It has been ten years since the episode with Moore and his giant marble monument of the Ten Commandments. Why should I bring it up now?
Well, for one thing, in the last ten years, efforts to confuse the roles of religion and government have become even more common. We have seen attempts to circumvent some of the requirements of the federal Affordable Care Act on the basis of religion. Some employers have claimed that they have the right to deny access to reproductive healthcare to their employees because it offends their religion. Never mind that the law does not require any employers to pay for reproductive healthcare benefits, and never mind that the employers are not the ones who would receive the care they oppose. Here in the early Twenty-First Century, the right to freedom of religion enshrined in the U.S. Constitution is being turned by some into the right to impose ones religion on others and to inflict ones beliefs onto other people's bodies.
I have also noticed that the people in government who most loudly trumpet their love of God, tend to be very selective about which of God’s words they want to put into our laws. Opponents of same-sex marriage are very ready to quote Scriptures that call it an “abomination” for a man to lie with another man, but they never propose laws to ban other practices that the Bible also calls “abominations” — eating shellfish for example. Are they really trying to impose God's law, or just their selective reading of it?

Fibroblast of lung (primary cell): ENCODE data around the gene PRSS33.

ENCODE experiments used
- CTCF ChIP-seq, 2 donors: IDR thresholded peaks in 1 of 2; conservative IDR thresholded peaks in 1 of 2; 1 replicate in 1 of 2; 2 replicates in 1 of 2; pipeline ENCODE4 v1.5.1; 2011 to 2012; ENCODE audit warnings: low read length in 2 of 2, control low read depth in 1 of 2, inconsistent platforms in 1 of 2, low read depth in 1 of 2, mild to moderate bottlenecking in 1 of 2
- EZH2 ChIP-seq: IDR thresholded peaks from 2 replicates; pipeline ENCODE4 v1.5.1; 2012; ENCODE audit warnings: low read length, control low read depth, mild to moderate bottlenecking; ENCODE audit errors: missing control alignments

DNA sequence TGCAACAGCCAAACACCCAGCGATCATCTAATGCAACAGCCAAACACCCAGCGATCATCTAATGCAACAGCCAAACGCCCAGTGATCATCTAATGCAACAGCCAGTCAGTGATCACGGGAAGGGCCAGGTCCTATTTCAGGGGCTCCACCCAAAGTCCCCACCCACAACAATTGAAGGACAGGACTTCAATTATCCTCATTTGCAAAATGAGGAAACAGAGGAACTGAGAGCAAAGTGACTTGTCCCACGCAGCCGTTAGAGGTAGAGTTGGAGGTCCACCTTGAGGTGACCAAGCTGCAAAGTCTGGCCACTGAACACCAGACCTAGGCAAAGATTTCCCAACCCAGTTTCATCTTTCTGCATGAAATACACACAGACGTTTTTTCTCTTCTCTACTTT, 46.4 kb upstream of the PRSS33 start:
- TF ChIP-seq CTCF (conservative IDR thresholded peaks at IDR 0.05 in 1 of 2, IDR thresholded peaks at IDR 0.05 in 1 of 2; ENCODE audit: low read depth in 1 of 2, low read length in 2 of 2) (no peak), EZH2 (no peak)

In another example, the opponents of Immigration Reform never tire of talking about the threat to our nation posed by “outsiders” who “don’t share our culture and values.” They never seem to reflect, though, on God’s commandment to “love the stranger for you were strangers in the land of Egypt” (Deuteronomy 10:19). There is good stuff in the Bible for those who care to listen to it.
And that brings me back to the Ten Commandments. Repeatedly in this week’s portion, Moses implores the people to observe all of the commandments, not just the ten engraved on the two tablets. He says, “Observe them faithfully, for that will be proof of your wisdom and discernment to other peoples, who on hearing of all these laws will say, ‘Surely, that great nation is a wise and discerning people’” (Deuteronomy 4:6).